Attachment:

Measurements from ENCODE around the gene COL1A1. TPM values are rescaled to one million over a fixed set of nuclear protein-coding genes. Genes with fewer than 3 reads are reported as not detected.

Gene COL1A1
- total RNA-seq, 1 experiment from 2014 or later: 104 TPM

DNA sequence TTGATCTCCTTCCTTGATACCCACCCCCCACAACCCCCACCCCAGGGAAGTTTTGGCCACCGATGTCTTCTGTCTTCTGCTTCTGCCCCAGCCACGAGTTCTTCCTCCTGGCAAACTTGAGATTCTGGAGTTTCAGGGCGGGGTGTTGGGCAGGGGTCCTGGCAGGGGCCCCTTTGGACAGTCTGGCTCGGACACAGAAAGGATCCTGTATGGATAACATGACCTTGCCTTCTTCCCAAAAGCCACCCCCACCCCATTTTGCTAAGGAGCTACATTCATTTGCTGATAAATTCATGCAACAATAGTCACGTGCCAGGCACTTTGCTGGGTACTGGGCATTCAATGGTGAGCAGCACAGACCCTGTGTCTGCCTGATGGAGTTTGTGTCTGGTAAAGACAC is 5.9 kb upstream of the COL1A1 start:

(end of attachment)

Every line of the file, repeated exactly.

Measurements from ENCODE around the gene COL1A1. TPM values are rescaled to one million over a fixed set of nuclear protein-coding genes. Genes with fewer than 3 reads are reported as not detected.

Gene COL1A1
- total RNA-seq, 1 experiment from 2014 or later: 104 TPM

DNA sequence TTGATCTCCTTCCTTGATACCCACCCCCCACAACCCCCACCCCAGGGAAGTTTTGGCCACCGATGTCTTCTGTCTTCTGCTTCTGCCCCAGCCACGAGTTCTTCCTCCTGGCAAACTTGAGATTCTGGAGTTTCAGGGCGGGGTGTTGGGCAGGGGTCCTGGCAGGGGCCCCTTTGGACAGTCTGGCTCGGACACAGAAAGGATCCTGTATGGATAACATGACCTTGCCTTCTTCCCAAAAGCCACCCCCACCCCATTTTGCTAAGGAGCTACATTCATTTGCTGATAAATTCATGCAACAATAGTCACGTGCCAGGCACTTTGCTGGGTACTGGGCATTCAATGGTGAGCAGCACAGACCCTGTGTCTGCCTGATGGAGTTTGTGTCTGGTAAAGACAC is 5.9 kb upstream of the COL1A1 start: